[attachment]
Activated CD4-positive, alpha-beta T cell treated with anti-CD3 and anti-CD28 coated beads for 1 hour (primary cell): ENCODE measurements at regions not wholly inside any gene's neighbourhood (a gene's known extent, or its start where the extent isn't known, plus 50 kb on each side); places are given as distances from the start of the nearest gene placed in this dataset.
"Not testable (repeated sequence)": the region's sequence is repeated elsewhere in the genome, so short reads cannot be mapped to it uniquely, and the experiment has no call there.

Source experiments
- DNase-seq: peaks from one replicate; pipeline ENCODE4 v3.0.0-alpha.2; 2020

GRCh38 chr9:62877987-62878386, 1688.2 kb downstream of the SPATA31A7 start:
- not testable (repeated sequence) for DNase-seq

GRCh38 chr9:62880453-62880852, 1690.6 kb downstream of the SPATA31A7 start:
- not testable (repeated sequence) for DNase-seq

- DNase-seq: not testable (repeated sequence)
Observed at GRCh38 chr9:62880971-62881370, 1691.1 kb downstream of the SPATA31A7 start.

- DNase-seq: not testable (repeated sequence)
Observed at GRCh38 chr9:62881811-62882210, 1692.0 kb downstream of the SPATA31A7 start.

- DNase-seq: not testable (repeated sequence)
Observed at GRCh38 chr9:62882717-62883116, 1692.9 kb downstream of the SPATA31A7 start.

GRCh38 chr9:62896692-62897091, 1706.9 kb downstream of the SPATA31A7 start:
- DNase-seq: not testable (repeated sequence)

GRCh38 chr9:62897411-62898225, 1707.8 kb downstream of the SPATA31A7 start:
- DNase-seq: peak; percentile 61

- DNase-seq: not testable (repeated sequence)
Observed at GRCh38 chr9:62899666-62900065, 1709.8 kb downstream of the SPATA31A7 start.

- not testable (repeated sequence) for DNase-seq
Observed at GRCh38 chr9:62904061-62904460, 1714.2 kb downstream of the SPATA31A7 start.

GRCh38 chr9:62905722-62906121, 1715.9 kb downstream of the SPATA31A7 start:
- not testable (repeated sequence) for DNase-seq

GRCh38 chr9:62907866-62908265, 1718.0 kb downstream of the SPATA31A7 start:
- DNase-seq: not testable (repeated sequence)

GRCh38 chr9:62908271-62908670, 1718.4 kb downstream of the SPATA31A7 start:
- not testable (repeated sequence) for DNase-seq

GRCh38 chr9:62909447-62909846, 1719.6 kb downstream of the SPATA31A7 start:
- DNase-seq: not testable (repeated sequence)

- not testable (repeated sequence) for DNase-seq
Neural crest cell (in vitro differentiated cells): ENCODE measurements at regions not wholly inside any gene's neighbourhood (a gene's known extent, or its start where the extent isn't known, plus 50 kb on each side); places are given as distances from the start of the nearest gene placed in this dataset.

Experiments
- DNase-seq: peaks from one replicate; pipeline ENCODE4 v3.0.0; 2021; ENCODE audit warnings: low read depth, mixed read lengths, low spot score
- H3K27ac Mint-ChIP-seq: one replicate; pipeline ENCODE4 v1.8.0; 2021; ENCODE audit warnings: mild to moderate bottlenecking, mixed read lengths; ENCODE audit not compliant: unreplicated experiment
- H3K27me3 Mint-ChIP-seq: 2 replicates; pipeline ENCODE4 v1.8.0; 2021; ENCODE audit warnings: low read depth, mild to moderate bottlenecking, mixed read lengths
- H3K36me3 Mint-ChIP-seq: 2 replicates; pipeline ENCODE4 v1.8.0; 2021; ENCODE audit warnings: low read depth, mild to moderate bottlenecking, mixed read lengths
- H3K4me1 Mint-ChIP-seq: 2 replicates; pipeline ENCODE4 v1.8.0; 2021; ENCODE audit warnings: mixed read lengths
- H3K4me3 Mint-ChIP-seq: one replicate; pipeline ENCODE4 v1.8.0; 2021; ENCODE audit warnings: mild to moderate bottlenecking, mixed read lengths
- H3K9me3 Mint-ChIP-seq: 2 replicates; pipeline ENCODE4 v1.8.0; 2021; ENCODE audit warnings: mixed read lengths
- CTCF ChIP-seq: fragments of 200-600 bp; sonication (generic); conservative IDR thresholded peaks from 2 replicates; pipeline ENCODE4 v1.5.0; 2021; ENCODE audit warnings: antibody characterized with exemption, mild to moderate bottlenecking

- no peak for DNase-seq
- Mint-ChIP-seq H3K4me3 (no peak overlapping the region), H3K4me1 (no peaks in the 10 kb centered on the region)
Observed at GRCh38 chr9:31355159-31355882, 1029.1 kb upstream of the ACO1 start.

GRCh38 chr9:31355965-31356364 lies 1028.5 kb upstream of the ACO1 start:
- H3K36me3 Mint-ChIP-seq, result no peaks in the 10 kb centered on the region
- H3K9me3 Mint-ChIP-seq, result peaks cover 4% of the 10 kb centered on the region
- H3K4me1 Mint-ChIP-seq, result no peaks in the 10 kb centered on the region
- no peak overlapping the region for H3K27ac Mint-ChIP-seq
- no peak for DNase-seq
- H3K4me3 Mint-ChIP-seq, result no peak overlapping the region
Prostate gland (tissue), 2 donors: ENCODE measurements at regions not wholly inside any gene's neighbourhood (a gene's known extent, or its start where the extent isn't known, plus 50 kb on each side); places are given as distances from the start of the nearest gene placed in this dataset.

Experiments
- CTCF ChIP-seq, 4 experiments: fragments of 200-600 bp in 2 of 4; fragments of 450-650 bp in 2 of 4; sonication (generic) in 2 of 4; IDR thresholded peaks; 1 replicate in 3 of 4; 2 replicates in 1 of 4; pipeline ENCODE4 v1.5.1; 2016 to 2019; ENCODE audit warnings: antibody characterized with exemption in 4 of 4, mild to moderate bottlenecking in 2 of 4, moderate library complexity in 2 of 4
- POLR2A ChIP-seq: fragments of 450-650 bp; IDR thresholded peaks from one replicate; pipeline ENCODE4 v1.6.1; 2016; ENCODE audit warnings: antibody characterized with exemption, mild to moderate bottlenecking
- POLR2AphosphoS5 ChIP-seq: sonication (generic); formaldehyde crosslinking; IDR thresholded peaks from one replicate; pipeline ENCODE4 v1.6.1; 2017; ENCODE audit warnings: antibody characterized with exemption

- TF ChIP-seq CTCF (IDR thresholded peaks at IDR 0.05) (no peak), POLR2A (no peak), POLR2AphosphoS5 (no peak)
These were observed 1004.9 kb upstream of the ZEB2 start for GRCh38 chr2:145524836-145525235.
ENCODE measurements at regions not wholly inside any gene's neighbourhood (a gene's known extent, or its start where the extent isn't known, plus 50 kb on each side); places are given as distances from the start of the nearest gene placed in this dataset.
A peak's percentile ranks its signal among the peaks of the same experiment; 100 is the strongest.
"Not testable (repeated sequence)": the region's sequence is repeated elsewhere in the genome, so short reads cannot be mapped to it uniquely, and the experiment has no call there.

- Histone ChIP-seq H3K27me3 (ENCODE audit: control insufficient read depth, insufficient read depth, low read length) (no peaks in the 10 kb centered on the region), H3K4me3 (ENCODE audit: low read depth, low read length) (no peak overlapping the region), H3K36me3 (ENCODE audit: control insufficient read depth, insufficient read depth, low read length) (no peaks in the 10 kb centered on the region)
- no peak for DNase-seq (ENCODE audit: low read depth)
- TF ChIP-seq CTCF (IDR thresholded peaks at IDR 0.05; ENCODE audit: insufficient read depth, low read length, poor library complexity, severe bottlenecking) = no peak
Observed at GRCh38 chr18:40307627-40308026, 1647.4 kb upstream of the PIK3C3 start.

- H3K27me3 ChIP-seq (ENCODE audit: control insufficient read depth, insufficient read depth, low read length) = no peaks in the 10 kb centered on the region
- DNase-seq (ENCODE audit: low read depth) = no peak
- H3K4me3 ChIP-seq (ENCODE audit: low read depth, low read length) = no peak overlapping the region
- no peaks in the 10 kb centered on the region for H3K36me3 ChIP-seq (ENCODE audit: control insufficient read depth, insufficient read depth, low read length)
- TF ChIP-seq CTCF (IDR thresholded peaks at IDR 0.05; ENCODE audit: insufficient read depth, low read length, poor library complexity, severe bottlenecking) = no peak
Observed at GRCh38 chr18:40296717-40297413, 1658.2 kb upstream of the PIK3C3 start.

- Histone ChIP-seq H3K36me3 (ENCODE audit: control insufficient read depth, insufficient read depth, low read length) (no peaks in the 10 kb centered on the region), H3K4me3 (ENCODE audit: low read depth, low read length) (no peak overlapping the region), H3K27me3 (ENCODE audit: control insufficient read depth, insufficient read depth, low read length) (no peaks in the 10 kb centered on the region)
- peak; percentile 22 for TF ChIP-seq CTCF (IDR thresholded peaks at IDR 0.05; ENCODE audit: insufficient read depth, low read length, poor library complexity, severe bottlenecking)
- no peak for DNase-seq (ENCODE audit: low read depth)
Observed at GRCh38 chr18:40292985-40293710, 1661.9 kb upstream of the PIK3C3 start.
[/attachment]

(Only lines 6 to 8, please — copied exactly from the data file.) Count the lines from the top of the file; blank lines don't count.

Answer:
- not testable (repeated sequence) for DNase-seq

GRCh38 chr9:62880453-62880852, 1690.6 kb downstream of the SPATA31A7 start:
- not testable (repeated sequence) for DNase-seq